In the latter half of the 19th century, Phineas Taylor Barnum (Hugh Jackman), whose early traveling circus paved the way for his emergence as one of the world’s first and foremost circus owners, thrived as a politician, a writer, and, some might say, a charlatan. But director Michael Gracey’s slick, relentlessly bombastic musical The Greatest Showman would have you believe that he lived solely for the pleasure of entertaining. Barnum’s many contradictions and personae are just too much for the film to process. Here, every character exists only to bring his dream to life, and almost every musical number is an exaltation of his ingenuity, the sole exception being “Rewrite the Stars,” a love song between Zac Efron and Zendaya’s characters that, ironically, is the film’s most technically impressive, emotionally gratifying sequence.
In condensing Barnum’s life into a generic rags-to-riches story, as well as taking great liberties with the timeline of many real events, The Greatest Showman mythologizes Barnum as a kind-hearted soul who celebrates and humanizes his various “curiosities,” specifically little person General Tom Thumb (Sam Humphrey) and bearded lady Lettie Lutz (Keala Settle), while ignoring the blatantly exploitative nature of the business practices which helped make these individuals famous. The film never presents itself as a historical biopic so its fudging of dates and facts isn’t inherently problematic. Yet the filmmakers perpetually reframe Barnum’s ruthless, self-aggrandizing tactics as minor flaws that those closest to him overlook because of an unflappable desire to see him achieve his dreams.
The Greatest Showman’s spectacle is overshadowed by its archaic and misguided notions of American exceptionalism.
In the film’s second musical number, “A Million Dreams,” Barnum sings to his wife, Charity (Michelle Williams), “I think of what the world could be/A vision of the one I see,” to which Charity, who’s already given up a life of luxury to marry him, responds in complete deference: “You may be right, you may be wrong/But say that you’ll bring me along.” These lines aren’t only a perfect summation of Charity’s lack of agency, but also that of Barnum’s band of “oddities,” who remain ever grateful to him for bringing them into the public spotlight, where they’re greeted with immediate respect and acceptance rather than seen as the “freaks” that Barnum actually marketed them as.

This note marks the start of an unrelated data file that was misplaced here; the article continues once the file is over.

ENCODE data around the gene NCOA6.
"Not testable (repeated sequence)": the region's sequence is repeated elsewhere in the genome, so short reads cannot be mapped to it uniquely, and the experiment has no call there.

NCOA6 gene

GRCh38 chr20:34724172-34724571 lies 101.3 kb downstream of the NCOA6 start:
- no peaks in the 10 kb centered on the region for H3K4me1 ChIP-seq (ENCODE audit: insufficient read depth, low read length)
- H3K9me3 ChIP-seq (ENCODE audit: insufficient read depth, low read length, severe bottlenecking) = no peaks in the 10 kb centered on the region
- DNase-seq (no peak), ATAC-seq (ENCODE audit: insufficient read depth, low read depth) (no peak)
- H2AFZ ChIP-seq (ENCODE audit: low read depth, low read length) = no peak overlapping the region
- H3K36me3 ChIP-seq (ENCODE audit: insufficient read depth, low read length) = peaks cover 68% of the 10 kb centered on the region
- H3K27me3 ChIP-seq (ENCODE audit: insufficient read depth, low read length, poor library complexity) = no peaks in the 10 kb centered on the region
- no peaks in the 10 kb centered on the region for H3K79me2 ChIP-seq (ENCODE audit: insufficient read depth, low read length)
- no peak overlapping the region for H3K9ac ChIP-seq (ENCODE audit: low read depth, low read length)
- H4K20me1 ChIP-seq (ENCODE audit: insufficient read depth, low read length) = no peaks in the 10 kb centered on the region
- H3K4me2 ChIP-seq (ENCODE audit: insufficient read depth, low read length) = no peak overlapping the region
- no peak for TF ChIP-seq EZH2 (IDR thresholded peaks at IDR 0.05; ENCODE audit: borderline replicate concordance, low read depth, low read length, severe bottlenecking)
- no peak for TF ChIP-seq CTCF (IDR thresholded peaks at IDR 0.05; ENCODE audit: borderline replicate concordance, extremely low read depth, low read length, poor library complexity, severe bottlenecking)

Barnum’s sycophants also include his business associates, most prominently Phillip Carlyle (Efron), a theater owner who loses his hefty inheritance when he runs away to join the circus and serve as Barnum’s partner and protégé. And there’s also the famous singer Jenny Lind (Rebecca Ferguson), the “Swedish Nightingale,” whom Barnum plucked from the European stage to tour tirelessly across America. Barnum uses Phillip and Jenny as a gateway to the upper crust of society, yet the filmmakers present Barnum’s actions toward them as more altruistic than self-serving by focusing only on Phillip and Jenny’s booming careers once they’ve placed their trust in the ringleader.
The P.T. Barnum of The Greatest Showman is a capitalist Übermensch disguised as a man of and for the people, a swindler whose relentless self-promotion is masked not only by the absurd degree that nearly everyone fawns over his greatness but also by the songs that praise his egalitarian legacy. Even the pretentious theater critic who scorns Barnum early in the film comes around by the end, telling him that his work is a celebration of life. This revisionist hagiography plays like an Ayn Randian tribute to good old-fashioned ingenuity and hard work, where Barnum is the John Galt single-handedly holding the nascent showbiz world upon his shoulders and everyone from his wife to his employees exists either to support him or to get out of his way. Although the film appears to be constructed as a showpiece for Jackman’s song-and-dance skills, its spectacle is overshadowed by its archaic and misguided notions of American exceptionalism.